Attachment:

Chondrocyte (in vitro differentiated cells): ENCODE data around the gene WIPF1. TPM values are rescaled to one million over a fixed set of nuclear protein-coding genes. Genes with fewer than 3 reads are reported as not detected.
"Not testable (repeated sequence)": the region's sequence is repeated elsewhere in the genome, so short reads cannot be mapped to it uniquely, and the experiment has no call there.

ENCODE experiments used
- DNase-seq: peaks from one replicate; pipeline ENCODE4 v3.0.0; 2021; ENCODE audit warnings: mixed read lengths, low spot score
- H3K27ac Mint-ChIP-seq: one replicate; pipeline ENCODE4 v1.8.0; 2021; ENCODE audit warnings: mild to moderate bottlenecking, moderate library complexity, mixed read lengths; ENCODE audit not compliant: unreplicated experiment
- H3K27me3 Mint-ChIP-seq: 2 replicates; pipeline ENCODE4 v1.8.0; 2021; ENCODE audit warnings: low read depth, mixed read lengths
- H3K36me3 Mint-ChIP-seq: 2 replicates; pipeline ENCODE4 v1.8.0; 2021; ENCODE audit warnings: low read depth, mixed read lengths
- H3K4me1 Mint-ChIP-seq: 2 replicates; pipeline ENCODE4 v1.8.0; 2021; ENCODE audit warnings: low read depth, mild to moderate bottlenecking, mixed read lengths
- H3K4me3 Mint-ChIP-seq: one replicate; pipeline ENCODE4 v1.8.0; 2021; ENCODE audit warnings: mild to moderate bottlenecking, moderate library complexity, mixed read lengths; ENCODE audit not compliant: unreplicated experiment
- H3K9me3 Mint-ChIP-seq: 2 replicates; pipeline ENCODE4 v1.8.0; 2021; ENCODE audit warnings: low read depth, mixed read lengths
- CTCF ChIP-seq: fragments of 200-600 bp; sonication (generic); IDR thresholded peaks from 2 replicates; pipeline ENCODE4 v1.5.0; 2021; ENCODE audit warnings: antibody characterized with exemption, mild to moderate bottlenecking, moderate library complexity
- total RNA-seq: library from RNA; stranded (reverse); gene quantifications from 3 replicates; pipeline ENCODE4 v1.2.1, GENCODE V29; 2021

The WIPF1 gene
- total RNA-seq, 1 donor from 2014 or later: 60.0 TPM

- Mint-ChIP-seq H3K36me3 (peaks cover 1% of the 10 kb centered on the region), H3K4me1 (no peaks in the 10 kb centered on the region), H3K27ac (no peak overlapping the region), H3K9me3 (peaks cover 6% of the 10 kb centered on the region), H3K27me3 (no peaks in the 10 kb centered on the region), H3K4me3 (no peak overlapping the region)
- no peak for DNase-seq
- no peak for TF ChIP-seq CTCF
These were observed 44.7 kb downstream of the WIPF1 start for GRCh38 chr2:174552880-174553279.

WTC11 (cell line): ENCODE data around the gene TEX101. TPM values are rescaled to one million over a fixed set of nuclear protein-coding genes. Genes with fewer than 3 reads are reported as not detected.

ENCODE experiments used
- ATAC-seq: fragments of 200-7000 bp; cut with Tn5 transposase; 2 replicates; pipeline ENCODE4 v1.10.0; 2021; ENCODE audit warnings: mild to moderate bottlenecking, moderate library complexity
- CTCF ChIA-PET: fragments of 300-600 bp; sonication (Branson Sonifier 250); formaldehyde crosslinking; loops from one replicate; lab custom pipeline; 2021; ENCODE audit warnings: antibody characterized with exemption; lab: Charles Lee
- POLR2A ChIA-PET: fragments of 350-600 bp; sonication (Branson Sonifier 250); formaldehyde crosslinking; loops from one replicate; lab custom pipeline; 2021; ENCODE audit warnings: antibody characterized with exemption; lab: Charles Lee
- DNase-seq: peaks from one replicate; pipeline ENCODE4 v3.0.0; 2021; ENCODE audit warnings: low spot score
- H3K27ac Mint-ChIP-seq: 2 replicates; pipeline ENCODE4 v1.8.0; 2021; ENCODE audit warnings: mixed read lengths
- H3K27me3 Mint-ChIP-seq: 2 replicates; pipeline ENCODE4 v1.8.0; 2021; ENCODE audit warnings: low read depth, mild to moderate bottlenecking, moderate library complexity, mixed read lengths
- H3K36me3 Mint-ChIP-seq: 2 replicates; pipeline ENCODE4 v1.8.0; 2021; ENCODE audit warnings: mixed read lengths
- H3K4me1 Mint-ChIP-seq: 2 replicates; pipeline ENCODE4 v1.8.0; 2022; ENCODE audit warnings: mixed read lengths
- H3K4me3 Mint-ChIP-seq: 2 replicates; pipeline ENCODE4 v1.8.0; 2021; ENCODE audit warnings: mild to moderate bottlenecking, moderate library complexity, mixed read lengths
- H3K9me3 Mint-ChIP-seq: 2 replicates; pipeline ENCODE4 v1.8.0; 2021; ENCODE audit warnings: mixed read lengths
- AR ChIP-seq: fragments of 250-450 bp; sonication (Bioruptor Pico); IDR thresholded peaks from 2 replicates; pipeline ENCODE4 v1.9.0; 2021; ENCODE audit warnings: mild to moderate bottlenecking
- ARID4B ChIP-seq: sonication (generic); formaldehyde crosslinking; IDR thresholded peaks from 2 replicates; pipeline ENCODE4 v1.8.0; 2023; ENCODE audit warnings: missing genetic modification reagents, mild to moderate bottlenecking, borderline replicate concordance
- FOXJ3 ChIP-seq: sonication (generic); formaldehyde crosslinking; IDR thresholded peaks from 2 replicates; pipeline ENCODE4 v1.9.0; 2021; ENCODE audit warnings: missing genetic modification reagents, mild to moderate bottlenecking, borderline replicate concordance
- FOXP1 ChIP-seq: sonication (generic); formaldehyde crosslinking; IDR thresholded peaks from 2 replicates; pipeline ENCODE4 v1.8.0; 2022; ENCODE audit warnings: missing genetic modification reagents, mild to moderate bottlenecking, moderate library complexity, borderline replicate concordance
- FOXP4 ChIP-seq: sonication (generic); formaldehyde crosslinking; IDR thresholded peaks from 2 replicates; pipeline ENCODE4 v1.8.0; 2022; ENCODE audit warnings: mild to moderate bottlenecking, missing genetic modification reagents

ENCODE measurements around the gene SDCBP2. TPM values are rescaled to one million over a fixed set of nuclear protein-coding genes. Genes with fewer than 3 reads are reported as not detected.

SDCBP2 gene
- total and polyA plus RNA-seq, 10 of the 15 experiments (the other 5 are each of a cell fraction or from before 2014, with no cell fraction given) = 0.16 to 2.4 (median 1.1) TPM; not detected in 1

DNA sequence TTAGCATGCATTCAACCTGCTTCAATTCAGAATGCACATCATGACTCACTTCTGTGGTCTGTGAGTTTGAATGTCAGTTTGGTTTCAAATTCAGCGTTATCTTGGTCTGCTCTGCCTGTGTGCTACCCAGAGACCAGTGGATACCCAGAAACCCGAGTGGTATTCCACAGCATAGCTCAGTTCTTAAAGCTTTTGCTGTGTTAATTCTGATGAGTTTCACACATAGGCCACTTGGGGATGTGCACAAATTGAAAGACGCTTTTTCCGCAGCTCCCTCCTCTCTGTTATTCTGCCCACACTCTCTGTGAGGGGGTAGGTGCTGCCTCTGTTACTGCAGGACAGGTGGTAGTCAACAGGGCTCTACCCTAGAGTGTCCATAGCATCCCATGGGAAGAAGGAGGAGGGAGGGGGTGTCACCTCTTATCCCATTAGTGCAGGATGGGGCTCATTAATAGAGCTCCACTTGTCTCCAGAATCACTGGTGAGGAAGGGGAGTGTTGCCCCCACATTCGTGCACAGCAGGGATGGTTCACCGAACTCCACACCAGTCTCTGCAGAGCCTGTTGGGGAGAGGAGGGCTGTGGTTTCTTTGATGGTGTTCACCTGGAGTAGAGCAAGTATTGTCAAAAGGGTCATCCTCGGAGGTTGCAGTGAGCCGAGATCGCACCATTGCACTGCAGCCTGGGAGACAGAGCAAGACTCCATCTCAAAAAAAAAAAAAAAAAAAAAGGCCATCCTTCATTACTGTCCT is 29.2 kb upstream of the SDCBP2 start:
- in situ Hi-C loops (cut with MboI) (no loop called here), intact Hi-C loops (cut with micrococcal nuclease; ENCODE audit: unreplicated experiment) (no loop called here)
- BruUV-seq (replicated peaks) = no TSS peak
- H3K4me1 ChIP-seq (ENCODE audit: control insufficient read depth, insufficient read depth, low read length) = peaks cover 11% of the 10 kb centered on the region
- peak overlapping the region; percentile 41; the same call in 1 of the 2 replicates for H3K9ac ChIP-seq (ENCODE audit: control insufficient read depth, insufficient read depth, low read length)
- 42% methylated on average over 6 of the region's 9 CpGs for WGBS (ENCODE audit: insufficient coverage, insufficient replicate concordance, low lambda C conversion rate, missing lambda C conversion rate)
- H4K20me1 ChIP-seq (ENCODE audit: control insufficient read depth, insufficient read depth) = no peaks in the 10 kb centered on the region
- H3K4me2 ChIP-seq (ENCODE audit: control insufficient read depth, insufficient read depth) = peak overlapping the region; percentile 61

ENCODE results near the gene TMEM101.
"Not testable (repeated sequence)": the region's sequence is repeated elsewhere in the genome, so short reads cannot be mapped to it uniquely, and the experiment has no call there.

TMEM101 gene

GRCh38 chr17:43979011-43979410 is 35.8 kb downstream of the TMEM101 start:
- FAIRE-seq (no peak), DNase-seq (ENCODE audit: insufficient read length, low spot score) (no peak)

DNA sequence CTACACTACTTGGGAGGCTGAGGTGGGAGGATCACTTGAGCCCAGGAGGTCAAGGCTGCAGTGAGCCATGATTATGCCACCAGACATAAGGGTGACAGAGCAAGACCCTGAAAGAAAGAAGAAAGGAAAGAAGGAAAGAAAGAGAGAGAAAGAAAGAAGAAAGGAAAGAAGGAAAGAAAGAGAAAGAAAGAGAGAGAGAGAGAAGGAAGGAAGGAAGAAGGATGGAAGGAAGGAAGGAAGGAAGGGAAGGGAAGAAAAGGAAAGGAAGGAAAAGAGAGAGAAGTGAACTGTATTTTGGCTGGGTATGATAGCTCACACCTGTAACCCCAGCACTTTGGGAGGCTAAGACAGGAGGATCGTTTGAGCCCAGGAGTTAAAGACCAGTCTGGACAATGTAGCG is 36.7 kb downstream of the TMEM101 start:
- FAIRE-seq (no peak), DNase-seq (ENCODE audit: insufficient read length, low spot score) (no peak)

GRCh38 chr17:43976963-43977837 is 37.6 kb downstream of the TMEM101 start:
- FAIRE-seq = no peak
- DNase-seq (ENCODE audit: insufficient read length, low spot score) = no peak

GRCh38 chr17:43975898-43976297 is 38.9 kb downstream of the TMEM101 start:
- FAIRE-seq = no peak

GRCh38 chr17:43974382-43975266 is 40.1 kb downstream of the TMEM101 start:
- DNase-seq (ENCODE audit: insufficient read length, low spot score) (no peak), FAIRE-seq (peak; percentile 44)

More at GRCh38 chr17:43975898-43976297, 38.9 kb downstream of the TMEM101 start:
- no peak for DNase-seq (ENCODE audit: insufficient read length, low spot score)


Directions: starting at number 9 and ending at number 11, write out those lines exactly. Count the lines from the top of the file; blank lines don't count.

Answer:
- H3K4me3 Mint-ChIP-seq: one replicate; pipeline ENCODE4 v1.8.0; 2021; ENCODE audit warnings: mild to moderate bottlenecking, moderate library complexity, mixed read lengths; ENCODE audit not compliant: unreplicated experiment
- H3K9me3 Mint-ChIP-seq: 2 replicates; pipeline ENCODE4 v1.8.0; 2021; ENCODE audit warnings: low read depth, mixed read lengths
- CTCF ChIP-seq: fragments of 200-600 bp; sonication (generic); IDR thresholded peaks from 2 replicates; pipeline ENCODE4 v1.5.0; 2021; ENCODE audit warnings: antibody characterized with exemption, mild to moderate bottlenecking, moderate library complexity